- Excerpts From The Encyclopedia Britannica On The Origin Of The Roman Catholic Priesthood:
-“Although the term ‘priest’ (Greek hiereus) refers to the entire Christian people, it is given to no church office in the New Testament. First appearing in the 2nd century, the office is associated with the establishment of the eucharistic sacrifice, over which the priest was called to preside. No doubt the development of the monarchical episcopate also contributed to the emergence of the priesthood…” (https://www.britannica.com/topic/Roman-Catholicism/Structure-of-the-church)
- This Excerpt From Christian Apologist William Webster Gives Us Even Further Insight Into The Historical Development Of The Roman Catholic Priesthood:
Clement never uses the term ‘priest’ to describe a Christian minister. This is true of all the writings of the Apostolic Fathers. Polycarp, Ignatius, Clement and The Didache all use the terms ‘bishop’ or ‘presbyter’ and ‘deacon’ when referring to those responsible for Christian ministry. These are the terms employed by the New Testament itself. When these and other writers do use the Greek term for ‘priest’ (hiereus), it is always in reference to the Old Testament or to the person of Christ. The first use of the word to refer to Christian ministers is from the writings of Origen the third century Greek Father. Clement of Alexandria, writing in the latter part of the second century, uses the word to describe all Christians in general.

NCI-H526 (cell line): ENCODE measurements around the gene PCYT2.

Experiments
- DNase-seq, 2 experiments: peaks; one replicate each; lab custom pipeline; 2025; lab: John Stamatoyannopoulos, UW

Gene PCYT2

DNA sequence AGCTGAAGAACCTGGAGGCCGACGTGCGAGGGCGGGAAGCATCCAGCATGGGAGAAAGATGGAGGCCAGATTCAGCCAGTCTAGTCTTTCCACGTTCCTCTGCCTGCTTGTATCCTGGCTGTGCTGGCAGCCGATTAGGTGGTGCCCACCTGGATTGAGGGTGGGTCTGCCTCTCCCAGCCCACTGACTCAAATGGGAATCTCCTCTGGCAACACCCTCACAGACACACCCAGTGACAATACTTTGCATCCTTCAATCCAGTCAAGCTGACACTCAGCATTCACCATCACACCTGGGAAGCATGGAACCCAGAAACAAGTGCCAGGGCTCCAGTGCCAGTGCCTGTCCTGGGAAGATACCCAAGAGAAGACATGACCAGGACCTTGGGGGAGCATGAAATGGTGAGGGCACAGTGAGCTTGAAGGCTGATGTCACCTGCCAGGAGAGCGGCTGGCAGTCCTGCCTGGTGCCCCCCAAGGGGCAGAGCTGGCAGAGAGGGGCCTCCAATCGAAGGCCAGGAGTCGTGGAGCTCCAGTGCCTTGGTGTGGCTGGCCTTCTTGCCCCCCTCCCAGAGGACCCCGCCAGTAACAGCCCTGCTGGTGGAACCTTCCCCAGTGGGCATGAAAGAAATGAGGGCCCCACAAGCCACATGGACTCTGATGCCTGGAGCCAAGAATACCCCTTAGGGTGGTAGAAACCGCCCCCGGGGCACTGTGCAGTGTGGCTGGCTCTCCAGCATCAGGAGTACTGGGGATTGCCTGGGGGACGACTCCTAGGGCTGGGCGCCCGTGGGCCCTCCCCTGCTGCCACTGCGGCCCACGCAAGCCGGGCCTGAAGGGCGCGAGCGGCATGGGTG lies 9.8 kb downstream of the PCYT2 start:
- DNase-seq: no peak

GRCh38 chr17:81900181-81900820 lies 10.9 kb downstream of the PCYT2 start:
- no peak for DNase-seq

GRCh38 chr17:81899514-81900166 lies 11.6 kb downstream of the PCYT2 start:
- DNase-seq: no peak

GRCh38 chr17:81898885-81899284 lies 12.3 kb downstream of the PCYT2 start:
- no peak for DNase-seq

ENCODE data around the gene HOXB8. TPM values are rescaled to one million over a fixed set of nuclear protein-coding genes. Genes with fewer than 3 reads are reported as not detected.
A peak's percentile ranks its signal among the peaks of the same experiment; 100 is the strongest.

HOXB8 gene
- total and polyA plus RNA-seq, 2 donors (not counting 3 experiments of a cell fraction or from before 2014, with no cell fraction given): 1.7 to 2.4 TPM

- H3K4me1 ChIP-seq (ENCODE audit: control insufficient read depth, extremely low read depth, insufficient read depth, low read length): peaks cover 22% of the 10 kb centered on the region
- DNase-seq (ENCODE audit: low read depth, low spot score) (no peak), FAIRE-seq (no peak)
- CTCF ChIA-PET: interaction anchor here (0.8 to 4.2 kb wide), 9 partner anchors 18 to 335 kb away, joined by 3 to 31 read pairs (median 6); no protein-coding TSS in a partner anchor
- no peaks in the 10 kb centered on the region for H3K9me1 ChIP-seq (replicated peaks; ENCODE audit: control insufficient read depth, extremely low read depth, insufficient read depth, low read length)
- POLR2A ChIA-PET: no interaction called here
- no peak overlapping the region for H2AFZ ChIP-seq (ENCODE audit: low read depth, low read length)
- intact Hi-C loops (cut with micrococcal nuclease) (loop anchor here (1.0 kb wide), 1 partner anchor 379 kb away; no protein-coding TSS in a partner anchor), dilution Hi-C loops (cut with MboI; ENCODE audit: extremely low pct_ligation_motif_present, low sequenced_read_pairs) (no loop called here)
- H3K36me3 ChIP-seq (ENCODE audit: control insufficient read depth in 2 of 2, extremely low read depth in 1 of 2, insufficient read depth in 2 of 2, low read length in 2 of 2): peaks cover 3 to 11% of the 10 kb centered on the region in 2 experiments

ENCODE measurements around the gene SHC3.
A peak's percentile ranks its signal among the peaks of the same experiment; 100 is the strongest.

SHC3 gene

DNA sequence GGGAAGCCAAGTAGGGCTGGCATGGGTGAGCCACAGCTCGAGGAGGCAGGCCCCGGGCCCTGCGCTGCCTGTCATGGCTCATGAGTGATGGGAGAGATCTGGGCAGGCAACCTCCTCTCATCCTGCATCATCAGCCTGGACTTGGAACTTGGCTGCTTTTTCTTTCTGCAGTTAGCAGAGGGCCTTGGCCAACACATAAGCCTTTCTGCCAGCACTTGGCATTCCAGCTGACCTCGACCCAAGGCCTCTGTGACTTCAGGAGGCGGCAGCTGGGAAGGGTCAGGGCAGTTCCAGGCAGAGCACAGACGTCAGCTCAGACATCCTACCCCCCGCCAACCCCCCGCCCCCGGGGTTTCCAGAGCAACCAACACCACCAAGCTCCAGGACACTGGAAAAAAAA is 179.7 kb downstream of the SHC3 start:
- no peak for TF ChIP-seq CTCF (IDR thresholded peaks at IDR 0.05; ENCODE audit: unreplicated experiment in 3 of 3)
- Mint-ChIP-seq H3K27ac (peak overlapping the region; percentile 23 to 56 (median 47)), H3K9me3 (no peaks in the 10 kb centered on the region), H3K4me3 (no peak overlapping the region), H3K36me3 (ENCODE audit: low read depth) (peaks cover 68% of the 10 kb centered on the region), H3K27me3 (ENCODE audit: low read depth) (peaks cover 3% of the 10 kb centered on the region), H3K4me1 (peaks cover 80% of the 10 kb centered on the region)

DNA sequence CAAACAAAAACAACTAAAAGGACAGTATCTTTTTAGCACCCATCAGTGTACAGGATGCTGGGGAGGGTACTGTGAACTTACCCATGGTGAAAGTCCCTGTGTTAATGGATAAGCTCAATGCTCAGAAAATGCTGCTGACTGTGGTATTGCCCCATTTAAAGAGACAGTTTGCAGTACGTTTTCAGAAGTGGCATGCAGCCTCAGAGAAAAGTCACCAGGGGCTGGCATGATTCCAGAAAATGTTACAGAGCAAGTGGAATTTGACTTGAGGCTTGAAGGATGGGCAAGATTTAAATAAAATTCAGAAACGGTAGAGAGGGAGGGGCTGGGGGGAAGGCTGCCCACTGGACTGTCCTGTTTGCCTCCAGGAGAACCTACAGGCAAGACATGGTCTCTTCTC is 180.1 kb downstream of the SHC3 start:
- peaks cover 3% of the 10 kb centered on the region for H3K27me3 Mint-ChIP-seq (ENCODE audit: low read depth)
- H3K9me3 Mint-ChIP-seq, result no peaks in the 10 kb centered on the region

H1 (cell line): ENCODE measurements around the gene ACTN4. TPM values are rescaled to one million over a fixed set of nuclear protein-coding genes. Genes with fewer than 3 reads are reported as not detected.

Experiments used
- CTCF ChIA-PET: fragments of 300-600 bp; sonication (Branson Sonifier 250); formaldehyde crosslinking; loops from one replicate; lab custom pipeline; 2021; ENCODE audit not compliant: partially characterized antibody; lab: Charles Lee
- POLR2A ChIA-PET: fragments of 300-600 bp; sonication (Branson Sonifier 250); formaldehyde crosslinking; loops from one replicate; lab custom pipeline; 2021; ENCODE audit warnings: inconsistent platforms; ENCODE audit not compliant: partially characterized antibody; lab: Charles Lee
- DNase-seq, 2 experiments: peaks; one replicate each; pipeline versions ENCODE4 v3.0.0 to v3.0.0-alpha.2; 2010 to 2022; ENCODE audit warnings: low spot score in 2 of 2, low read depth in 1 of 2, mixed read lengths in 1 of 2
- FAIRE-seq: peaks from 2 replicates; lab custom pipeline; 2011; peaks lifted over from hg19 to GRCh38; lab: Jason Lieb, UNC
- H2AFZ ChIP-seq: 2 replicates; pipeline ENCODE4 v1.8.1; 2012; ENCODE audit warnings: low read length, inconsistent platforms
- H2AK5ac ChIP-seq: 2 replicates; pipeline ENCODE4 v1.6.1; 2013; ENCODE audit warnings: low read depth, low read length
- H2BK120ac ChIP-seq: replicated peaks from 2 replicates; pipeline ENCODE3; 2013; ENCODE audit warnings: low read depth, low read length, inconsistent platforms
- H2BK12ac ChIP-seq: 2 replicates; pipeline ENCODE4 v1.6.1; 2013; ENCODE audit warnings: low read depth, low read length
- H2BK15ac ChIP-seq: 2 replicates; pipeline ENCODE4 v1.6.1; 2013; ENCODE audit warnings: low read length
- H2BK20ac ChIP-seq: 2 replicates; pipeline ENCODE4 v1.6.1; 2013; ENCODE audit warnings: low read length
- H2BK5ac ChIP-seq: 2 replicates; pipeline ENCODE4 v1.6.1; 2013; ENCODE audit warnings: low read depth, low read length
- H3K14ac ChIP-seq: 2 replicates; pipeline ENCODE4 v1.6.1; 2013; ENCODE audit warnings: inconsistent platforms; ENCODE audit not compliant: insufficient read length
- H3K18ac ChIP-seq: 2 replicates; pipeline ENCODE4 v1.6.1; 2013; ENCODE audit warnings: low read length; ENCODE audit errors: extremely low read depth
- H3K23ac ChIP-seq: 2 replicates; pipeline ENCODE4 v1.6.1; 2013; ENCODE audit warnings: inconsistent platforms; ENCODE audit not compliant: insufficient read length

It is with the fourth century Greek Fathers that we find the word hiereus universally applied to describe a Christian minister.4 And it is with Tertullian in the West that the beginnings of a sacerdotal function in the Christian ministry began to become evident, for he uses the Latin term sacerdotium (priesthood) to describe a Christian minister. It is clear that by the beginning of the third century Christian ministers were beginning to be viewed as priests similar to those of the Old Testament."
- Roman Catholic Author Greg Dues Said The Following In His Book Titled Catholic Customs And Traditions: A Popular Guide, On Page 166:
- Following Is A Good Observation From J.N. Darby On The Substance And Accidents Aristotelian Philosophy Employed In Roman Catholic Transubstantiation:
- Following Is An Excellent Observation From Dr. Norman Geisler (Who Incidentally Subscribed To Thomism) On The Highly Deceptive Nature Of Roman Catholic Transubstantiation: